So my lovely wife has mentioned that she would love for me to be more editorial when blogging about my yearly project. That is certainly a great point and I promise more of that as we go forward. I took the track I did because the journey of Nirvana is one of growth and metamorphosis quickly over a short period of time and that can best be seen by how their music changed from the beginning to end of their short career. Because their discography only has three entries it seemed apropos to go from begining, middle to end examining what we found as we did. As we touch other genres that are more open another artists who are more prolific I imagine we'll be all over the place and I'll take a more open handed and expressive path. Hell, my next two posts this month where I plan on revealing what I believe to be the secret of Nirvana's success and then the wrap up of my time with them in my final post should be exactly what Mandy is looking for.
Until then we have one more stop on our tour of Nirvana's releases. We've already reviewed the three discs they have on their discography but these guys are more talnented then they realized and thanks to unbridled corporate greed we inadvertently have another winner on our hands. Dispersed amongst the path of any bands major releases there are always going to be a wide variety compilation sets, live albums, singles, covers, etc. Nirvana has a whole host of these, including a fantastic MTV Unplugged recording I porbbaly won't have the time to discuss too much but you should see the video if you can. Amongst the bric a brack was Incestidicide which as it turns out is my favorite of all of their releases.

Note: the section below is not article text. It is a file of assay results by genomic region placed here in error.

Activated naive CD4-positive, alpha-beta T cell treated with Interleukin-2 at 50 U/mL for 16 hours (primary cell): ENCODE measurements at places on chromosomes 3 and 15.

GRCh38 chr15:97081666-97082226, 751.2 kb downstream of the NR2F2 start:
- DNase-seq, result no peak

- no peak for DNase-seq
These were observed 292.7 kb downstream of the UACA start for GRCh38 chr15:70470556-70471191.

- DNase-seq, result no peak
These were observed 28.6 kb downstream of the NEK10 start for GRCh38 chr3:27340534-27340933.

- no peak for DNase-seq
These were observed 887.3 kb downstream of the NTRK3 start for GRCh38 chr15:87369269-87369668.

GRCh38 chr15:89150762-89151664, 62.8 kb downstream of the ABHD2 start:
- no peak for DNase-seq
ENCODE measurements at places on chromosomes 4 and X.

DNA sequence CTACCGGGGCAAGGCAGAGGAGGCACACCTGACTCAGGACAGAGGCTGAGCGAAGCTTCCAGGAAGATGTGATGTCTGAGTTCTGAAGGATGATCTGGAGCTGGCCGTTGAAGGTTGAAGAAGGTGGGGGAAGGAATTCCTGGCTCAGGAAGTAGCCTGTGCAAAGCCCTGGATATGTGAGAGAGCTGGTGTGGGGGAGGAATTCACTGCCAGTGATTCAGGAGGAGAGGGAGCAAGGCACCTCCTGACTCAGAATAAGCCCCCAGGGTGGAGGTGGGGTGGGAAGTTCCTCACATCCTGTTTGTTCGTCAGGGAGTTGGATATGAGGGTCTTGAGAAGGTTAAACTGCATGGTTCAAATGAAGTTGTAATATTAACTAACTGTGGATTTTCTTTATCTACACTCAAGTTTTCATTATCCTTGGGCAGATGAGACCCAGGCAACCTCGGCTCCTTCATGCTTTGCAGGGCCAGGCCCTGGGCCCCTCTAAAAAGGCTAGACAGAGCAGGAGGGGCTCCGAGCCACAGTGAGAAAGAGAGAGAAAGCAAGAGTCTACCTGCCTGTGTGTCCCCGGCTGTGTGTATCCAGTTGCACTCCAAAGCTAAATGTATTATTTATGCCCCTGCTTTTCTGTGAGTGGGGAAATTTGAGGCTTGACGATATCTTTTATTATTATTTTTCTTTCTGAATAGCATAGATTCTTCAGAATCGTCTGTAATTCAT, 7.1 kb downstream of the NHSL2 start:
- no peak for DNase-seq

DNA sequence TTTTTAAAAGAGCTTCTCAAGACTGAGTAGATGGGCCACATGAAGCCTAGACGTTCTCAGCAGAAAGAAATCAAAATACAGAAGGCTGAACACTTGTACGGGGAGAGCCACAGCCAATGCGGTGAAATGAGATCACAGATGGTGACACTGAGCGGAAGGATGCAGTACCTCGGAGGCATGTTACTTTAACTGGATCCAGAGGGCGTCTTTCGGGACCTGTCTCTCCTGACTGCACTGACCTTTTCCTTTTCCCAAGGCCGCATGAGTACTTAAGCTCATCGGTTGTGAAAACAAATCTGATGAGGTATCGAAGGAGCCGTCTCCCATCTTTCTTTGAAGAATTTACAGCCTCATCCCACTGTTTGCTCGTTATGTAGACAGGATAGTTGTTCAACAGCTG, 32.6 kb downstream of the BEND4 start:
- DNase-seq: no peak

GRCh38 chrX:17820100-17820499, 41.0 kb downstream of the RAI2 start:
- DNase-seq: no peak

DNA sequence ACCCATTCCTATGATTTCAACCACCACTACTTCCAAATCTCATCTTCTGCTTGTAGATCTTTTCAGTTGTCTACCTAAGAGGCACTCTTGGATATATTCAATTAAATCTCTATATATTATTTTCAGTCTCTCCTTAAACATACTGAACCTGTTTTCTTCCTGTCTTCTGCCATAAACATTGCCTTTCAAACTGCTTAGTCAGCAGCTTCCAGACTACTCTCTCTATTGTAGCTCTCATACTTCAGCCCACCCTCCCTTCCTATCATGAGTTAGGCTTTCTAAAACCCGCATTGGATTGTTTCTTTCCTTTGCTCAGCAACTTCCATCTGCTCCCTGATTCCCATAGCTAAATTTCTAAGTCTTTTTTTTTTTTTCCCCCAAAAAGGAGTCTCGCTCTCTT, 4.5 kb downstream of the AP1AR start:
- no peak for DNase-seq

After Nevermind hit the charts like a tidal wave and even the admittedly crappy Bleach started selling like hot cakes the record company's greed glands started to itch and they decided to milk the cash cow. So between Nevermind and In Utero they released an album with a bunch of songs that were B sides to their previous singles, stuff that didn't make the cut onto the other releases and a few early songs they used as filler for live performances before they had recorded anything at all. The record company threw these together, remixxed a few and rushed it out onto the shelves. Damn I'm glad they did. About half of the CD is full of rejects from Bleach and more of the same thrash mash we've heard before. The first half however is a complete revelation and gave us a voice of the band we've never heard before. The assumption was, mine at least, that with the growth from Bleach to Nevermind they went from punk metal to grunge pop. Surprise, surprise but these sneaky bastards were playing pop all along and just never recorded it. I figure it didn't fit the industrial feel they were going for with Bleach and Nevermind had the a more mature poppy sound and didn't need these tunes so they were almost lost. "Molly's Lips", "Dive", "Sliver"..these along with a few others are amazing songs. Fast, catchy and with an until now unheard vibrancy they sound and feel very much like the Ramones. Also, they have one more magical ingredient. None of these songs were ever supposed to be released. They weren't written with any audience in mind or with any pressure from the studio. These were just old school jams caught on tape and maybe because of that for the first time the band honestly and truly sounds like they are having fun. That permeates these songs and that kind of joy is really infectious. I assume Kurt hated this release too (The dude seriously needed a hug!!) but I loved it and am glad from the jaws of corporate greed we were able to see this side of Nirvana.